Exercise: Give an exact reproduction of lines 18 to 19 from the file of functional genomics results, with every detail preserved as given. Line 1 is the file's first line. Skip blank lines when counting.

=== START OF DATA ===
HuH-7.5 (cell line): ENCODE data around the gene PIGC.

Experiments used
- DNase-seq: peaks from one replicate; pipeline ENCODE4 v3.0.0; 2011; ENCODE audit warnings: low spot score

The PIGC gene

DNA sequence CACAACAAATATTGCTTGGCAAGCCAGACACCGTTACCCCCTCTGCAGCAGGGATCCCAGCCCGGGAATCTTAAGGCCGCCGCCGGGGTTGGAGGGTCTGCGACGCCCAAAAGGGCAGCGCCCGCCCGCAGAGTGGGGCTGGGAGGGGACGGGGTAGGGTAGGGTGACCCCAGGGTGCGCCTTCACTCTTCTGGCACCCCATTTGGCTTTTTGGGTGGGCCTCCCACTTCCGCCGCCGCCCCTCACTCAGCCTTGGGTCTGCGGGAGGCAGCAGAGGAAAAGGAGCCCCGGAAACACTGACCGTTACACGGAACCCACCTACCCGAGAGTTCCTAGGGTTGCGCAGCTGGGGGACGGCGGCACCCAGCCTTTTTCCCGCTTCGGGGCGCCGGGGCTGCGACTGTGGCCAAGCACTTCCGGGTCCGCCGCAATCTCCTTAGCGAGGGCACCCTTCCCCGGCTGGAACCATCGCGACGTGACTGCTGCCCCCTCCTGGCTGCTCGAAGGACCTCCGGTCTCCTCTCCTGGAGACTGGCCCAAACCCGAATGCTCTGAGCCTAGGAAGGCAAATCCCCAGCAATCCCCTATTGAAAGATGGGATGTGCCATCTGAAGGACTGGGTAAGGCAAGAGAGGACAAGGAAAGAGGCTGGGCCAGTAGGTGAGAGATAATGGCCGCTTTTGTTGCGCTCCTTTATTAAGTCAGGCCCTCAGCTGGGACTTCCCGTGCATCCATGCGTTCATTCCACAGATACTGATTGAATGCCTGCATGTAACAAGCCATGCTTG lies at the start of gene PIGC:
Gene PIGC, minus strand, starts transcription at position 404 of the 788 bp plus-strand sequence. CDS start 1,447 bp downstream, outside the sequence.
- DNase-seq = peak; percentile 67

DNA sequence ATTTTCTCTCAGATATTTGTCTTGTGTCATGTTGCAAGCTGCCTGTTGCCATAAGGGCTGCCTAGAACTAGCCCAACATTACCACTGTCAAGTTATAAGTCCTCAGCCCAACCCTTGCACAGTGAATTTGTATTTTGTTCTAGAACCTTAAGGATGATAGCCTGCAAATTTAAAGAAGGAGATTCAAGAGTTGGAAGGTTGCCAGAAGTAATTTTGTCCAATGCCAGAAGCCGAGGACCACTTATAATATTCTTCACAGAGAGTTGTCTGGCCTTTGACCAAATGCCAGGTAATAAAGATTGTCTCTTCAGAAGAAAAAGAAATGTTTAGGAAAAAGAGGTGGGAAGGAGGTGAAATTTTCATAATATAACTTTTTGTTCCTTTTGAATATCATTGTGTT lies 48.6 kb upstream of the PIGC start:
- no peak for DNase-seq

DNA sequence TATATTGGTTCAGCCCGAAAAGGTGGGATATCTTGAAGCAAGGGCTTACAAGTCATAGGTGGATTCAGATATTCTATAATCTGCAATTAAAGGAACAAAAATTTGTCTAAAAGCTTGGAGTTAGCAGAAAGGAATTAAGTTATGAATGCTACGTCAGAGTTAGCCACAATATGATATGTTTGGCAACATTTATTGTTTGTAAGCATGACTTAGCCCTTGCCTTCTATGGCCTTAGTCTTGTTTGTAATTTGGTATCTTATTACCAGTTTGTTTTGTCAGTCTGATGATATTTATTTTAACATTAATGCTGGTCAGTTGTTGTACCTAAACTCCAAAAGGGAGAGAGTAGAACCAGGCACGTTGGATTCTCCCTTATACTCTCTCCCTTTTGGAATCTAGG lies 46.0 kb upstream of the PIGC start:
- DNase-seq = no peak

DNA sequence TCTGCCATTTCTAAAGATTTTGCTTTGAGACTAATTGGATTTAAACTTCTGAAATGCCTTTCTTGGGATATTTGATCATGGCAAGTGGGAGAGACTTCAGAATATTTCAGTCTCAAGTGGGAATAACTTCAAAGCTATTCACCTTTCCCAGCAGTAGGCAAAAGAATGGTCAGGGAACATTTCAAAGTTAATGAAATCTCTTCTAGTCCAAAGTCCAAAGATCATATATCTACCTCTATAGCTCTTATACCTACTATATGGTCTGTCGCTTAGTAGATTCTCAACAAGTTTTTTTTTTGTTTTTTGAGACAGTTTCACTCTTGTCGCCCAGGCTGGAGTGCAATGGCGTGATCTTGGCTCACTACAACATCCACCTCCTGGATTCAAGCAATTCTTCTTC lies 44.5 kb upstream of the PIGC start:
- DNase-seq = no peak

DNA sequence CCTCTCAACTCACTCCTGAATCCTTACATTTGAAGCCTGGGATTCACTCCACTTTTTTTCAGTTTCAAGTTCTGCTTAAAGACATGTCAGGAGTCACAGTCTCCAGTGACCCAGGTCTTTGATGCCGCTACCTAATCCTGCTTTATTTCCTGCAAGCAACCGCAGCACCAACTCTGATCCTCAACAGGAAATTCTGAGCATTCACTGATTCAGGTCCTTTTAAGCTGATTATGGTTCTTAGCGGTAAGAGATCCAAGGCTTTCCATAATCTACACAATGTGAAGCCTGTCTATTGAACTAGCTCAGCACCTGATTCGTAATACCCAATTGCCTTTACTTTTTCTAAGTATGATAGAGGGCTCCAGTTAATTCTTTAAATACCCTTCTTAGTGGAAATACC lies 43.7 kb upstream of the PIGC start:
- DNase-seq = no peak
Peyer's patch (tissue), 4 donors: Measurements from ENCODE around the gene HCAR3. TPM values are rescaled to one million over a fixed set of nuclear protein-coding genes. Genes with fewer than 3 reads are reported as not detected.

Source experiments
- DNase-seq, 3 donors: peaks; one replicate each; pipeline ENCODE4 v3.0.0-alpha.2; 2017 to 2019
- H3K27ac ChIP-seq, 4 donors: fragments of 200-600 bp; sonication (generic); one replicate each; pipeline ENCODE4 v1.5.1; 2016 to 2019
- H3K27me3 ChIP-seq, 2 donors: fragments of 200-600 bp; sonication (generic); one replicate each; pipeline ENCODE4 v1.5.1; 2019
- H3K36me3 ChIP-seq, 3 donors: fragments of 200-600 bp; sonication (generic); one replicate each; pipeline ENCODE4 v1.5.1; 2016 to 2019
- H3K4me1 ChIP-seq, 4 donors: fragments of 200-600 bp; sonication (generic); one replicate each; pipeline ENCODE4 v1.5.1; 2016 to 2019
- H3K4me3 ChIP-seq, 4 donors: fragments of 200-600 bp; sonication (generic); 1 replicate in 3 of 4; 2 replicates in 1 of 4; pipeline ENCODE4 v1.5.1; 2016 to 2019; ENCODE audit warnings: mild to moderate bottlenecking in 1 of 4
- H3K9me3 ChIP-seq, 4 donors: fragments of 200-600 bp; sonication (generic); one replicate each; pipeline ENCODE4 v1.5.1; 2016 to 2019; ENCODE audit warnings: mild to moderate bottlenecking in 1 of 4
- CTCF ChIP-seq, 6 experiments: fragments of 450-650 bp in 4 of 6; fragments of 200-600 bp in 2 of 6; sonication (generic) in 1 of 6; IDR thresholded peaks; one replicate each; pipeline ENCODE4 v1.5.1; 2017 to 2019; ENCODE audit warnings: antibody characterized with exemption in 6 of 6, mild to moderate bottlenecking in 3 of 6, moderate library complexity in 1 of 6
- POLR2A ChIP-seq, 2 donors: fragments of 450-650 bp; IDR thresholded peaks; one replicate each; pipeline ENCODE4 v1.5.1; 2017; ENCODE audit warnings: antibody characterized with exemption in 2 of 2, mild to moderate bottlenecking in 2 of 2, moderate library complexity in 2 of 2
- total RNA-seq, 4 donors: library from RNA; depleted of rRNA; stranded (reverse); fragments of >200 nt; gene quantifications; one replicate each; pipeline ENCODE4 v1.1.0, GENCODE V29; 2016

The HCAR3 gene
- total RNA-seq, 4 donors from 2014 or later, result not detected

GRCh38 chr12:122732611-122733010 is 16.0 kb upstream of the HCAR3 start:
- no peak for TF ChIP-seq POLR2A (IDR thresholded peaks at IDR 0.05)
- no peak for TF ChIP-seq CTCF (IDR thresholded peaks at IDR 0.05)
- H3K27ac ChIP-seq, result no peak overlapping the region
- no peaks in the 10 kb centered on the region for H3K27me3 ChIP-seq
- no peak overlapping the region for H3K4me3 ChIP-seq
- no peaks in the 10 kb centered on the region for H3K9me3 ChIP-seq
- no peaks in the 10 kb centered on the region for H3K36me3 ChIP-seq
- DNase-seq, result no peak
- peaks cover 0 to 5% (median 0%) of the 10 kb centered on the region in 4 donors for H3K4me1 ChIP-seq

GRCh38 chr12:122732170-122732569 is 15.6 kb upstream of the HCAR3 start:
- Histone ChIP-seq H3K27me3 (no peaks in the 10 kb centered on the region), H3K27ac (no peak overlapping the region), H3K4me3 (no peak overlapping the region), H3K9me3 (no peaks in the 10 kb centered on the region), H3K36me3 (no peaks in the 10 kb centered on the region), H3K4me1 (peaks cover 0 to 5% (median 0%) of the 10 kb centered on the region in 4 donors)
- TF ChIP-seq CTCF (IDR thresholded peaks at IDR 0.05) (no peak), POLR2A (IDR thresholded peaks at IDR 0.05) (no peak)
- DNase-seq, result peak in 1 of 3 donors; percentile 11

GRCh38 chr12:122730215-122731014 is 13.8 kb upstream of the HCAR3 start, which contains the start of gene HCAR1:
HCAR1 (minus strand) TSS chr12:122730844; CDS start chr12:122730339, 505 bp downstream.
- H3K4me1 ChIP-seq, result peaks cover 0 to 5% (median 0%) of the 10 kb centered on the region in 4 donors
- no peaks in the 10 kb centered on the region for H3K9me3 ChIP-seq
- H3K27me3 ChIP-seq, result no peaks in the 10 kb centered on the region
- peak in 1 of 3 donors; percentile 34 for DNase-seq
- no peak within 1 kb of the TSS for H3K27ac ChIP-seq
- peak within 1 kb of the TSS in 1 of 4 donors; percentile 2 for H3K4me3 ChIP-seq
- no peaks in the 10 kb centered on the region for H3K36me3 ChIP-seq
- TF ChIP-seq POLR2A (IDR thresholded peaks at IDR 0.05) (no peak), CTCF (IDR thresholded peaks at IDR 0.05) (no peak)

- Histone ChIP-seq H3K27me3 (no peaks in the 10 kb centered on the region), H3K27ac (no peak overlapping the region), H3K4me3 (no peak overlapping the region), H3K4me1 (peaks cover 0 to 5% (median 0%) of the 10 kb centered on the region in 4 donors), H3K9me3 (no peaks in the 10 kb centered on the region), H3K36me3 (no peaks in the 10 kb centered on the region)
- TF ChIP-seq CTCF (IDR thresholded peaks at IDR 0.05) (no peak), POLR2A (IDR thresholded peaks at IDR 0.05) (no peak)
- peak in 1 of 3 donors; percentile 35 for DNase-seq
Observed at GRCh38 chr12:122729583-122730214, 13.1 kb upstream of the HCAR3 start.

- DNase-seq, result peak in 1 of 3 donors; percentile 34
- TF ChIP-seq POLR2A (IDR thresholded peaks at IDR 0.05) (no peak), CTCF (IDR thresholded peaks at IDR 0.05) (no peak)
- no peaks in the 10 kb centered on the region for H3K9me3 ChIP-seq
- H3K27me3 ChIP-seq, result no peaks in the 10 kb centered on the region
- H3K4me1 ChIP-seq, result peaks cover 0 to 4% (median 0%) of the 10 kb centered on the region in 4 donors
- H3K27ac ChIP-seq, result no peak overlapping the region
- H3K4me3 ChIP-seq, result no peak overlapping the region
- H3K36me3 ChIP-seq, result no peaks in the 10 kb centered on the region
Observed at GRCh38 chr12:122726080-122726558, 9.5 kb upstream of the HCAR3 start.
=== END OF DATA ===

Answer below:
- DNase-seq, 3 donors: peaks; one replicate each; pipeline ENCODE4 v3.0.0-alpha.2; 2017 to 2019
- H3K27ac ChIP-seq, 4 donors: fragments of 200-600 bp; sonication (generic); one replicate each; pipeline ENCODE4 v1.5.1; 2016 to 2019